With 99.8% of the votes counted by the Central Election Commission of Russia, Putin won with an overwhelming majority of 76.7% votes cast in his favor.
Incumbent Russian President and former KGB agent Vladimir Putin has extended his grip on Russia by winning the Presidency for another six-year term on Sunday.
At the time of writing, the Central Election Commission data showed 99.8% of the votes as counted, of which Putin won with a comfortable majority of 76.7%. His win means that Putin would continue to rule Russia till 2024.
With no serious challenger to pose any threat, Putin also enjoyed favorable coverage from the state media. Pavel Grudinin, the Communist Party candidate whom many declared as the nearest rival of Putin, was only able to grab 11.79% votes.
His win means that Putin, who has dominated the Russian power scene in one form or the other for the last 18 years, would become the longest-serving leader in Russia since Dictator Joseph Stalin.
How Putin Campaigned?
Unsurprisingly for a ‘’candidate’’ who had no serious challengers, Putin campaigned scarcely in the lead up to the election. So lackluster was his campaign that Putin gave a few TV interviews and presented even fewer if any, plans for domestic reforms.
Still, while not official, Putin had a campaign manifesto which told his voters that ‘’Russia is Under Attack’’, and that only a strong leader like Putin himself could save it. And with 56 million of the 110 million eligible Russia voters voting for him, it is now crystal clear that the Russian public respected Putin’s position.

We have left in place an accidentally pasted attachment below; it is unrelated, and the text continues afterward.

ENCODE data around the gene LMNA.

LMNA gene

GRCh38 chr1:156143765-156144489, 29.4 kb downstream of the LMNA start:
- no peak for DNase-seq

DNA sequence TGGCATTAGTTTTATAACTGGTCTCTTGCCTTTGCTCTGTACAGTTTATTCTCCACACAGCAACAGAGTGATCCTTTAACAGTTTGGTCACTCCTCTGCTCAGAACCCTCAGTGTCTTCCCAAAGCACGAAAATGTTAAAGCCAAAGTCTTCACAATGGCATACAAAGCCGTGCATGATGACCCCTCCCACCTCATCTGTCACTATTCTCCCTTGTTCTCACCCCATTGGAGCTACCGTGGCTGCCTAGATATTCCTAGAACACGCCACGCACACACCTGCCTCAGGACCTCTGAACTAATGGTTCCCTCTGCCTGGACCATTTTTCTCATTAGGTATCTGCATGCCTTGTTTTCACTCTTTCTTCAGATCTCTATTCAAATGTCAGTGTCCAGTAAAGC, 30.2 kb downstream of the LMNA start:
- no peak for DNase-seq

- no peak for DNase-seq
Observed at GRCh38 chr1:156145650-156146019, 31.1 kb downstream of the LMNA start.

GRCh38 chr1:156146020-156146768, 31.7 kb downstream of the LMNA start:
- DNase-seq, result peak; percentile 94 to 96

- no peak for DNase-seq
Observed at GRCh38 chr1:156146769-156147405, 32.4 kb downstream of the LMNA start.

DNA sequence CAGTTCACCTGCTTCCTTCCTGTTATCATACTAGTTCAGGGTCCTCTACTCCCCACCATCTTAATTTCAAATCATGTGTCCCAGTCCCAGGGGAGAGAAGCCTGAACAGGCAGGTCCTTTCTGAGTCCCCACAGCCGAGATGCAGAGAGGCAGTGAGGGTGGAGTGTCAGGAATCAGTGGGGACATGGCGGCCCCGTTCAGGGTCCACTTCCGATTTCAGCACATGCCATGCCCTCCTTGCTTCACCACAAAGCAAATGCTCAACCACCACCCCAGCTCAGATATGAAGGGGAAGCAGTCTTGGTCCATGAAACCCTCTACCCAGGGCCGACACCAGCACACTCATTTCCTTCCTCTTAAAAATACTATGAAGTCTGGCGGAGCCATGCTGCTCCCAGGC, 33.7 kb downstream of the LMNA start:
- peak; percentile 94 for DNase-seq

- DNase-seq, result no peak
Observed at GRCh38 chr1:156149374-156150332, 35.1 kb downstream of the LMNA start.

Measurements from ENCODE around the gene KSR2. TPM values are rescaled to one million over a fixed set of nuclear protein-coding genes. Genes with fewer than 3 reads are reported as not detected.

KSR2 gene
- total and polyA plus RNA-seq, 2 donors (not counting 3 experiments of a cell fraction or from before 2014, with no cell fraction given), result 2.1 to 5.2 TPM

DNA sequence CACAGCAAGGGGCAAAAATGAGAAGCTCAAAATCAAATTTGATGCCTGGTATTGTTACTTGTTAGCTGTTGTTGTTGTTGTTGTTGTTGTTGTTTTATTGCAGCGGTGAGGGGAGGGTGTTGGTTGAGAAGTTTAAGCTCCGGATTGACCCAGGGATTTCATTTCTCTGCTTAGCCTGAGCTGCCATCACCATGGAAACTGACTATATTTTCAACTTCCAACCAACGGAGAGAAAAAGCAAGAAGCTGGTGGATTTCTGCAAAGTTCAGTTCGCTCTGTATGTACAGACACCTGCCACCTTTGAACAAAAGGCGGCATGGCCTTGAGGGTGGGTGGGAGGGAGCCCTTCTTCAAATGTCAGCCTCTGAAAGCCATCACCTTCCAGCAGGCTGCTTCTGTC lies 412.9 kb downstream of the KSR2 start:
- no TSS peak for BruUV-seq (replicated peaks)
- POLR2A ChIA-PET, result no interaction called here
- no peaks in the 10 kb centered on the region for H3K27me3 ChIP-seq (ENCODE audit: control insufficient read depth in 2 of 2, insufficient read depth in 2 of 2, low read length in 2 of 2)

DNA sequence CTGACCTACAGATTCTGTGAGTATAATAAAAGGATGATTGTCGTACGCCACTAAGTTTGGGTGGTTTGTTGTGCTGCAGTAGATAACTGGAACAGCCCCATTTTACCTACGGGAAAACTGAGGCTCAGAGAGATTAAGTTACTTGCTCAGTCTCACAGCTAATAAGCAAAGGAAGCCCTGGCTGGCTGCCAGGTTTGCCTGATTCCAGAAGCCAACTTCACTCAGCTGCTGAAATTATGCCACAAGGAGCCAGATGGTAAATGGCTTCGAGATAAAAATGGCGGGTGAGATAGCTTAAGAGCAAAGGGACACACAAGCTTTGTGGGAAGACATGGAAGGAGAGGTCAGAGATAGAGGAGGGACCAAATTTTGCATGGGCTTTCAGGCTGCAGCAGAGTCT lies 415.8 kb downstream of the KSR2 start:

Barring any unforeseeable circumstance, Putin’s current term is scheduled to end in 2024, by which it Putin would have remained in power for a quarter a century.
Still, many analysts are of the opinion that once Putin completes his fourth term, he would be tempted to bid for more. After all, Putin has in front of him example of Xi Jinping, the Chinese President who has recently abolished time limit on his rule by amending the constitution of China.
And even if that doesn’t happen, another term for Putin means trouble for Europe which is facing strong headwinds of populism and nationalism.